Uncle Jethro generally sat in the easy chair with a red Dixie cup and a beer. He sipped from one and spat in the other, and every now and then he’d take another pinch of dip and press it into his lip. He’d chuckle whenever someone told a joke even if the joke wasn’t funny. He was big on tricks like getting the youngsters to pull his finger and making dimes come out of your ear. He was a living cliché down to his overalls.
As soon as you were old enough to climb he’d invite you to play a game of “hidden treasure” which involved trying to determine in which of his many pockets he’d put a candy — one of those red striped peppermints wrapped in cellophane you get for free on your way out of restaurants — the incentive being you’d get to eat it if you found it. It was a game he always seemed to come out of the winner. He’d always show you it so you know it actually existed. Perhaps it was the same one all those years.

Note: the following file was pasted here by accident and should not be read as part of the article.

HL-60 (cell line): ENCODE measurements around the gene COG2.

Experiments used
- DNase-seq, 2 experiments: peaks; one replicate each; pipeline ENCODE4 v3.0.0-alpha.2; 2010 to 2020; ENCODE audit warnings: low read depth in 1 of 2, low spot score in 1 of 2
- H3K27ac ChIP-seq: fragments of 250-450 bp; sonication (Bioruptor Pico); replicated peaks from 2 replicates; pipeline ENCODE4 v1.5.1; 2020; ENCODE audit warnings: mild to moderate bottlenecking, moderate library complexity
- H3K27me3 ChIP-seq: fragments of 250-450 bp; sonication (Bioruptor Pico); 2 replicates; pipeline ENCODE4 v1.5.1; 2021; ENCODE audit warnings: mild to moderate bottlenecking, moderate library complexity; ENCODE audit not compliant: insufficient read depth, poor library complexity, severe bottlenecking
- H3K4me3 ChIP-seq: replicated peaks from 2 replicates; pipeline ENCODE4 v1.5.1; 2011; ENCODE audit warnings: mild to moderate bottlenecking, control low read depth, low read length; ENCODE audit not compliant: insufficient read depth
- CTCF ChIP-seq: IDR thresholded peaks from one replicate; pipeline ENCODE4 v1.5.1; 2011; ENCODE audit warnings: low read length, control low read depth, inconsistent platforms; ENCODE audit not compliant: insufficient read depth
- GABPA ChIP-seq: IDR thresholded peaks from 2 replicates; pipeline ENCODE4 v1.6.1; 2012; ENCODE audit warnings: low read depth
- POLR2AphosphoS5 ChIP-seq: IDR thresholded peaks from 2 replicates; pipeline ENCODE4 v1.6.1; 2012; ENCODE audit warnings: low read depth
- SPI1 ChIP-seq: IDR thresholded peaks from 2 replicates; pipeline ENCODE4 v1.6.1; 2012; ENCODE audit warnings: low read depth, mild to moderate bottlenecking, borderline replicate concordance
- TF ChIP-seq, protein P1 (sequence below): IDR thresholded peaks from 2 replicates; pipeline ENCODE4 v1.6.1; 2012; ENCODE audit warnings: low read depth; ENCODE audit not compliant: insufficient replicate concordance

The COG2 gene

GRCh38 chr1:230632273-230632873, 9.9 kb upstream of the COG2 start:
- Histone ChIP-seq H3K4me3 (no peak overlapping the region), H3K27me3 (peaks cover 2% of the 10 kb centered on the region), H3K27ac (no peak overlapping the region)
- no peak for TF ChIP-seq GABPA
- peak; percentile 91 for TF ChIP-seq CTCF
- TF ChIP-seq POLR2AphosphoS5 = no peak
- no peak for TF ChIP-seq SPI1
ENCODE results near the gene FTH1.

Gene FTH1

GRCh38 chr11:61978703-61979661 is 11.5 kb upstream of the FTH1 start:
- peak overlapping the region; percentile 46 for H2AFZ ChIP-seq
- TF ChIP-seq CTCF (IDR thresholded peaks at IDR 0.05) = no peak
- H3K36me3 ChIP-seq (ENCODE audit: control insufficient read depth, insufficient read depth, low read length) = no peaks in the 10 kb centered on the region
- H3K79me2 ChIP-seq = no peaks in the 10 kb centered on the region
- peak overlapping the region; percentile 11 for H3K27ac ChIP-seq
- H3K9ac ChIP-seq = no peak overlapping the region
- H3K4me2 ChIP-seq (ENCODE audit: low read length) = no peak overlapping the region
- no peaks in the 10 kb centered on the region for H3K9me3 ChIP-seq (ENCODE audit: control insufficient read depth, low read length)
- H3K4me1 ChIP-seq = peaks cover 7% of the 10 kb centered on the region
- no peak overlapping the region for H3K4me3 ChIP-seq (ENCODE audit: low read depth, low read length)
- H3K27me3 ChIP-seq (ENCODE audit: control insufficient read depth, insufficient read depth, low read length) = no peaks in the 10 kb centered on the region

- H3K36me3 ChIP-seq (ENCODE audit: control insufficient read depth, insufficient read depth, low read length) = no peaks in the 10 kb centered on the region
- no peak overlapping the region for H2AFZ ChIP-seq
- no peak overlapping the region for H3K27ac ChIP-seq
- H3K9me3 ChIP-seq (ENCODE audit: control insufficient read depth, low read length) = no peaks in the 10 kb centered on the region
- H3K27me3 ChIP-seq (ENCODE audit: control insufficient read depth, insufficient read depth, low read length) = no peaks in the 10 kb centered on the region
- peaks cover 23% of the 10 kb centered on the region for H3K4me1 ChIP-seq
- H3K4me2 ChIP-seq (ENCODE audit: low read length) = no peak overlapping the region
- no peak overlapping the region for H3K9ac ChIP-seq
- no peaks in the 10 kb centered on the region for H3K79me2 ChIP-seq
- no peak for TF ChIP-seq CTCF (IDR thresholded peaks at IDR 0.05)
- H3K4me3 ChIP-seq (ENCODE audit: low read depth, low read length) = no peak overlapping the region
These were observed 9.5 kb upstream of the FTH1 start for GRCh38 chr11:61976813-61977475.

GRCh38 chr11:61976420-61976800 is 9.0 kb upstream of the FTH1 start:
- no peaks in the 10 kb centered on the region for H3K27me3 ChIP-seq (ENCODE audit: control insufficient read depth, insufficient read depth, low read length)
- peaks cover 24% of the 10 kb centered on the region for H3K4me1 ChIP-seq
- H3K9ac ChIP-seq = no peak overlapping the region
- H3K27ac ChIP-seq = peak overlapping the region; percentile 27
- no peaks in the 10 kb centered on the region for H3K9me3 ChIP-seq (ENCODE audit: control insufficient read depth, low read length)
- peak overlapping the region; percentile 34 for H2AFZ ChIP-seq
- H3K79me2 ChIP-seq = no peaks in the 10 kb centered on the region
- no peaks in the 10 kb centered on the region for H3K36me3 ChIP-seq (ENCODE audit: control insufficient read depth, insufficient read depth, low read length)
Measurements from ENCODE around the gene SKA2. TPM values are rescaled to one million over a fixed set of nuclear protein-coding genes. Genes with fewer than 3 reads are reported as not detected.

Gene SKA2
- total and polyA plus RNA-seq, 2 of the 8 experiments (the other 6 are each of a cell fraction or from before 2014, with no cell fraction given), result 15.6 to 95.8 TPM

Once Linda was married she always brought the dish above to family pot lucks and she called it “Uncle Jethro’s Hidden Treasure Loaf,” making sure he got a nice big slice. Folks generally avoided it like the plague. He seemed delighted by this personal honor until that one year when she loaded it with buckshot and he broke a tooth.
Everyone laughed except Linda. I turned to look and caught her whispering “Touché, Asshole” as she pumped her fist by her side, slowly — so slowly you could see the air swirl around it, I swear.